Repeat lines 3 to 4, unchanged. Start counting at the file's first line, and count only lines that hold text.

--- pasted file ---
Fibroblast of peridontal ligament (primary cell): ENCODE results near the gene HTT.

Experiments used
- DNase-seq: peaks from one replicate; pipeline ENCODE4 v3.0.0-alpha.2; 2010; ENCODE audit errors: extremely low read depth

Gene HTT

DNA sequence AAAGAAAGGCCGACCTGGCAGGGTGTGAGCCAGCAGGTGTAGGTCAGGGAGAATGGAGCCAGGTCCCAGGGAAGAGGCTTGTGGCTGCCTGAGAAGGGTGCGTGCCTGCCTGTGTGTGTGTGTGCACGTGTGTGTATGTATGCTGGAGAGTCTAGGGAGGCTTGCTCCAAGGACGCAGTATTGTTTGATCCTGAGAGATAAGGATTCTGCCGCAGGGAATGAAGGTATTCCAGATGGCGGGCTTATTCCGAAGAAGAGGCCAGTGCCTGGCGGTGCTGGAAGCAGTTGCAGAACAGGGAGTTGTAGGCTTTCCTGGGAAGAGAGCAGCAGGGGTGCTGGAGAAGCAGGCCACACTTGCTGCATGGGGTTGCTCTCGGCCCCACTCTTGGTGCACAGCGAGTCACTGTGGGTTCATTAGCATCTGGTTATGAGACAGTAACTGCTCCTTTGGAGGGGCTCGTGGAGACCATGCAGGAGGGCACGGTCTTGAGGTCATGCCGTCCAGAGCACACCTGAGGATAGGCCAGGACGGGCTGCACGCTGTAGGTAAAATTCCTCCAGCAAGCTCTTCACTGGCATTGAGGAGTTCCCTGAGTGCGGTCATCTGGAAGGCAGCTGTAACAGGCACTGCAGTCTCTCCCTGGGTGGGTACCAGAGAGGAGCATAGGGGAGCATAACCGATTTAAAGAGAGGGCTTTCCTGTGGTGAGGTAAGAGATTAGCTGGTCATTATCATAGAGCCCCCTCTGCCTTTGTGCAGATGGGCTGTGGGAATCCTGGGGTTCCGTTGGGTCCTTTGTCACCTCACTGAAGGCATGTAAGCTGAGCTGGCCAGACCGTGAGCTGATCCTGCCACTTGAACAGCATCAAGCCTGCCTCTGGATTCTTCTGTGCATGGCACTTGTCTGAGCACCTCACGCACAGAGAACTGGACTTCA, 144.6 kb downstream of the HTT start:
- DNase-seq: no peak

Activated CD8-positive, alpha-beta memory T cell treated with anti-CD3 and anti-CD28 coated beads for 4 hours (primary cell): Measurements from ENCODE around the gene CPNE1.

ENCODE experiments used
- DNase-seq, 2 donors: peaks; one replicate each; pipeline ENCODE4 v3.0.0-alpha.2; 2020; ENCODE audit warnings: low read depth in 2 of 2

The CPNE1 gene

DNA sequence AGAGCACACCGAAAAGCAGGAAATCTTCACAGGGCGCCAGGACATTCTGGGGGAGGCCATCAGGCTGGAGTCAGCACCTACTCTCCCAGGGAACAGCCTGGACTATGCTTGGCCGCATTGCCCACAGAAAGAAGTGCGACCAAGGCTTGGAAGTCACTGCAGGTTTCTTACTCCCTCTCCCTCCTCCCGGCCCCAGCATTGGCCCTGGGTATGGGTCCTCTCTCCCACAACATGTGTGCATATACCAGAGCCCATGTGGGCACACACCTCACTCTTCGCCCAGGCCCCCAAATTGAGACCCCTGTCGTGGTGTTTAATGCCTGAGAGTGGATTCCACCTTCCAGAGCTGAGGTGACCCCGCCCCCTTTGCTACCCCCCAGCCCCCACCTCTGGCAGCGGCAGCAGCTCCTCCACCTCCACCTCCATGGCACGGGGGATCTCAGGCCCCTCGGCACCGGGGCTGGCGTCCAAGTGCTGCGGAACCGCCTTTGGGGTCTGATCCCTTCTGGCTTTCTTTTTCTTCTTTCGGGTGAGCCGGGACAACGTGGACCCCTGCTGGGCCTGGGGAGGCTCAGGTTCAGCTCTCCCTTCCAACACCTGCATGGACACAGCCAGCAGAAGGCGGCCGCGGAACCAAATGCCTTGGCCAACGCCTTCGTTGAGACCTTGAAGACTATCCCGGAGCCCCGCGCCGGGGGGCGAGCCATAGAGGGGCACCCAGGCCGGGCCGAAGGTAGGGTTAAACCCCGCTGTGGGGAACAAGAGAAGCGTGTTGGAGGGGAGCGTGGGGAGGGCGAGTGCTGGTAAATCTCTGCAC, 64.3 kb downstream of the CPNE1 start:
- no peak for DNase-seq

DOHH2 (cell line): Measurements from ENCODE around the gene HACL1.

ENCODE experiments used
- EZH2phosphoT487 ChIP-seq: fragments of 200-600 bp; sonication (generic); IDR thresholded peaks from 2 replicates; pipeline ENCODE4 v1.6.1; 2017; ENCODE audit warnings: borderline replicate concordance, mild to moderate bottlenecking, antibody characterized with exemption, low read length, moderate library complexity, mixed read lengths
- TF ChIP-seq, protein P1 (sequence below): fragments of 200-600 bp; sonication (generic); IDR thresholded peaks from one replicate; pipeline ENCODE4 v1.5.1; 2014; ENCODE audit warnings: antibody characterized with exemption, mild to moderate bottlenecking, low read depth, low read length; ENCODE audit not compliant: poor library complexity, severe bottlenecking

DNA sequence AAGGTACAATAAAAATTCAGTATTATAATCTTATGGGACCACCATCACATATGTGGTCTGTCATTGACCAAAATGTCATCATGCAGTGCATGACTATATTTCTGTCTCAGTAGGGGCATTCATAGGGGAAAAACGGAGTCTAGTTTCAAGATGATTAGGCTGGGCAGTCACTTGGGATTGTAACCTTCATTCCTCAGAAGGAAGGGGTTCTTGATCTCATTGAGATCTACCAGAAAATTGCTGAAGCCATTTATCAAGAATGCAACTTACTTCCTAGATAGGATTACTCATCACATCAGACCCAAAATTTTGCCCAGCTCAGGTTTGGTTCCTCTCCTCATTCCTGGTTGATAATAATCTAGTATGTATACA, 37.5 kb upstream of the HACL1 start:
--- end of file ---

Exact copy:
- DNase-seq: peaks from one replicate; pipeline ENCODE4 v3.0.0-alpha.2; 2010; ENCODE audit errors: extremely low read depth

Gene HTT